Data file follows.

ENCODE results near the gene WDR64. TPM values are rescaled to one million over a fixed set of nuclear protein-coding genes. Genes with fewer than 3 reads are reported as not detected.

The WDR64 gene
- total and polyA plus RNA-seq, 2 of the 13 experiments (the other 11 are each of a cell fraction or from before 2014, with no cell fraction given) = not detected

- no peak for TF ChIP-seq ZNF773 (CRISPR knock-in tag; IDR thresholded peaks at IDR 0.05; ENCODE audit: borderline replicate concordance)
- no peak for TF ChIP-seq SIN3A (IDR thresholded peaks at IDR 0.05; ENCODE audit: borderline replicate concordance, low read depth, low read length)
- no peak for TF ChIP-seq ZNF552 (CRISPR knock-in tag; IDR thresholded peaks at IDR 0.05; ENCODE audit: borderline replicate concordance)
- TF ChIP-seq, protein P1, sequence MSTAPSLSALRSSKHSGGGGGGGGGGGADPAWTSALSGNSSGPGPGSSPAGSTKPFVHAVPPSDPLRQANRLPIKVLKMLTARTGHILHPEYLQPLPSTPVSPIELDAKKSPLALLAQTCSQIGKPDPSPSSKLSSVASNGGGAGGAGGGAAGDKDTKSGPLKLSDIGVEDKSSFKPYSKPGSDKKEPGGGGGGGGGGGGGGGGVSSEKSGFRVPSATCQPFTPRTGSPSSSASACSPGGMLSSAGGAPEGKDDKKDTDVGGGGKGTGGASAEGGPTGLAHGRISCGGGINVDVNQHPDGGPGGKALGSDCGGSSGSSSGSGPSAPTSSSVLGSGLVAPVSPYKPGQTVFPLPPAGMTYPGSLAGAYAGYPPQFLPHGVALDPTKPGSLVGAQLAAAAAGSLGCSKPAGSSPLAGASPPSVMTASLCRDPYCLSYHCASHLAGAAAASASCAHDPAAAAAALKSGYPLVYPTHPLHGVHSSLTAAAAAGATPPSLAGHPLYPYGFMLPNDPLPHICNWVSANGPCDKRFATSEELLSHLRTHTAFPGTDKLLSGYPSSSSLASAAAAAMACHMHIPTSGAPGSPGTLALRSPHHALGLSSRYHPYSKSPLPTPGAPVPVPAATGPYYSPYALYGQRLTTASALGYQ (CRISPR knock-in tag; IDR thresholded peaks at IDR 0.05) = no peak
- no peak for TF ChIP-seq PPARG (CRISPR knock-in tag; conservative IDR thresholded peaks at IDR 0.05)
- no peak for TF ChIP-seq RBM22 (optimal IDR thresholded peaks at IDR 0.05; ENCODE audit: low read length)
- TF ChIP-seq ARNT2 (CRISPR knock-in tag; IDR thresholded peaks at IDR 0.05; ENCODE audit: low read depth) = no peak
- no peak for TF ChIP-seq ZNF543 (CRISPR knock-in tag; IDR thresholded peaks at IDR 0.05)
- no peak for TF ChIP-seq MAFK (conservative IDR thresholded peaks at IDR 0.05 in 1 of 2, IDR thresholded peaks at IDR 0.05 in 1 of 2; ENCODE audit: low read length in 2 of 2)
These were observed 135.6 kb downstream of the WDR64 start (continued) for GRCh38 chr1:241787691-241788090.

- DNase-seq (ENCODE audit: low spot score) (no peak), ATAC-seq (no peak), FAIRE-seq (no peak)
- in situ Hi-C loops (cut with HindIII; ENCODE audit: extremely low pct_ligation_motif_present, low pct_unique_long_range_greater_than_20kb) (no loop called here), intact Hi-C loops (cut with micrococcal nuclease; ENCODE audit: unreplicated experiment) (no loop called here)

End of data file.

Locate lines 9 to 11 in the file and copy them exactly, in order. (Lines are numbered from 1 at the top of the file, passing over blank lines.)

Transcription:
- no peak for TF ChIP-seq RBM22 (optimal IDR thresholded peaks at IDR 0.05; ENCODE audit: low read length)
- TF ChIP-seq ARNT2 (CRISPR knock-in tag; IDR thresholded peaks at IDR 0.05; ENCODE audit: low read depth) = no peak
- no peak for TF ChIP-seq ZNF543 (CRISPR knock-in tag; IDR thresholded peaks at IDR 0.05)